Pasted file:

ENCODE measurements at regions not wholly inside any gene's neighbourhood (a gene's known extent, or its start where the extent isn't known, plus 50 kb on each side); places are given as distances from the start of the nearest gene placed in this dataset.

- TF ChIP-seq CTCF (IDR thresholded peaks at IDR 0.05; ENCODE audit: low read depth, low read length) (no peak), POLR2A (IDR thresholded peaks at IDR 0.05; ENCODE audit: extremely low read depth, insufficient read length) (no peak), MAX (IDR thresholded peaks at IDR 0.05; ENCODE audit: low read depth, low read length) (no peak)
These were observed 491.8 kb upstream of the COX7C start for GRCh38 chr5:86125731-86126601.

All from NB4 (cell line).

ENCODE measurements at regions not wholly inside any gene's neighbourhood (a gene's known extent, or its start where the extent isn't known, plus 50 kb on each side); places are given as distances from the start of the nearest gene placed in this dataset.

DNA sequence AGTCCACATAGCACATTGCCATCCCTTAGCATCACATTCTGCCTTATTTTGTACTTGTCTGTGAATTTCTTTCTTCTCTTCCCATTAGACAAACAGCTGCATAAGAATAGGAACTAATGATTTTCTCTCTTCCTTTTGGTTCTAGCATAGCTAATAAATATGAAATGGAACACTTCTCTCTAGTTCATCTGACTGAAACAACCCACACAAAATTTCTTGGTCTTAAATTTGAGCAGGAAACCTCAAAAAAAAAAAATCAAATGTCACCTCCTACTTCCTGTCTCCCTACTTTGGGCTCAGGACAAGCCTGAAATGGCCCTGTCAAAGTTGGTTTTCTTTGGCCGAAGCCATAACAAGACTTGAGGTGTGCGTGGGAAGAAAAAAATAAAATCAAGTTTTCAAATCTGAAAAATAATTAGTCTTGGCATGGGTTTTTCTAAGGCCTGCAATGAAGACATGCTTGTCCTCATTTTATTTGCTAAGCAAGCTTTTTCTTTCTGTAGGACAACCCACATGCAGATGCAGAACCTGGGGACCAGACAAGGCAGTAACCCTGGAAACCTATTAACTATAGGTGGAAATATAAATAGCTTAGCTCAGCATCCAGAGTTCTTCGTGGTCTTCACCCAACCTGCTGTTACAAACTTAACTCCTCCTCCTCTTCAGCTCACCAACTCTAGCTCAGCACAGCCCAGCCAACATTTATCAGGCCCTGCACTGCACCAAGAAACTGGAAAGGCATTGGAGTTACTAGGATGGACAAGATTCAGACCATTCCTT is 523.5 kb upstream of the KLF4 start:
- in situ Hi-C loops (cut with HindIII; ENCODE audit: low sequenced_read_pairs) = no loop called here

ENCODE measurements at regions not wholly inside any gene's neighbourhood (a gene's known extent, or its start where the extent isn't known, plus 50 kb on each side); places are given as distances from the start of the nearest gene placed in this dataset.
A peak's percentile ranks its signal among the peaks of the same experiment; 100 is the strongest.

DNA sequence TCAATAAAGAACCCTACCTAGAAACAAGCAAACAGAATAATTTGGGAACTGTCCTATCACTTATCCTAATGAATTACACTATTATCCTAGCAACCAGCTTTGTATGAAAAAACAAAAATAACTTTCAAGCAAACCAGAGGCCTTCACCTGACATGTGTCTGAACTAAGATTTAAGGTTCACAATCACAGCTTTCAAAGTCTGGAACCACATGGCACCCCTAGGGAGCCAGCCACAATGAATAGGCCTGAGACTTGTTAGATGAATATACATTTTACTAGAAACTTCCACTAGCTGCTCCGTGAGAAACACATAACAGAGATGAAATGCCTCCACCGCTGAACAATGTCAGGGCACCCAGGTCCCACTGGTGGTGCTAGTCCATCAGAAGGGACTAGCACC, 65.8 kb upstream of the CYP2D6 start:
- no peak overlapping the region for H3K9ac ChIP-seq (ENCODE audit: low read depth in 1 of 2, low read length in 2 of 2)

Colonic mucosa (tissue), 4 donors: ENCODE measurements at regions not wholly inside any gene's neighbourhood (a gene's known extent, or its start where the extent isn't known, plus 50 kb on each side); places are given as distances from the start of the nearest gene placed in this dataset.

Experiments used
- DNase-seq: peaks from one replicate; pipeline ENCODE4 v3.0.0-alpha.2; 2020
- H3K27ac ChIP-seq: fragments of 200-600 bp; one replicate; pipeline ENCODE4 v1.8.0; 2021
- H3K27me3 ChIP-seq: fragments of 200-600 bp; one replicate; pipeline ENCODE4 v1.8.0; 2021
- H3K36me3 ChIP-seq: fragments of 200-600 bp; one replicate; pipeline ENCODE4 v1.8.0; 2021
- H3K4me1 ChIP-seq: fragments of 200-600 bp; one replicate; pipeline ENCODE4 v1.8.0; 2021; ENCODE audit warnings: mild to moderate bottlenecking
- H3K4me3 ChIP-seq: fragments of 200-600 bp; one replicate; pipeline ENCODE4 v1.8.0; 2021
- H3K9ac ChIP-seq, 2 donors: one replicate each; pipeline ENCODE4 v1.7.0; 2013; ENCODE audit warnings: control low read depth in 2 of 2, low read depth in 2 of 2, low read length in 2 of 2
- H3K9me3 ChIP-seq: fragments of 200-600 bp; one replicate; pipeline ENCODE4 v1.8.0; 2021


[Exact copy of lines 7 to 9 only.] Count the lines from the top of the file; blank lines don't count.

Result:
- in situ Hi-C loops (cut with HindIII; ENCODE audit: low sequenced_read_pairs) = no loop called here

ENCODE measurements at regions not wholly inside any gene's neighbourhood (a gene's known extent, or its start where the extent isn't known, plus 50 kb on each side); places are given as distances from the start of the nearest gene placed in this dataset.
A peak's percentile ranks its signal among the peaks of the same experiment; 100 is the strongest.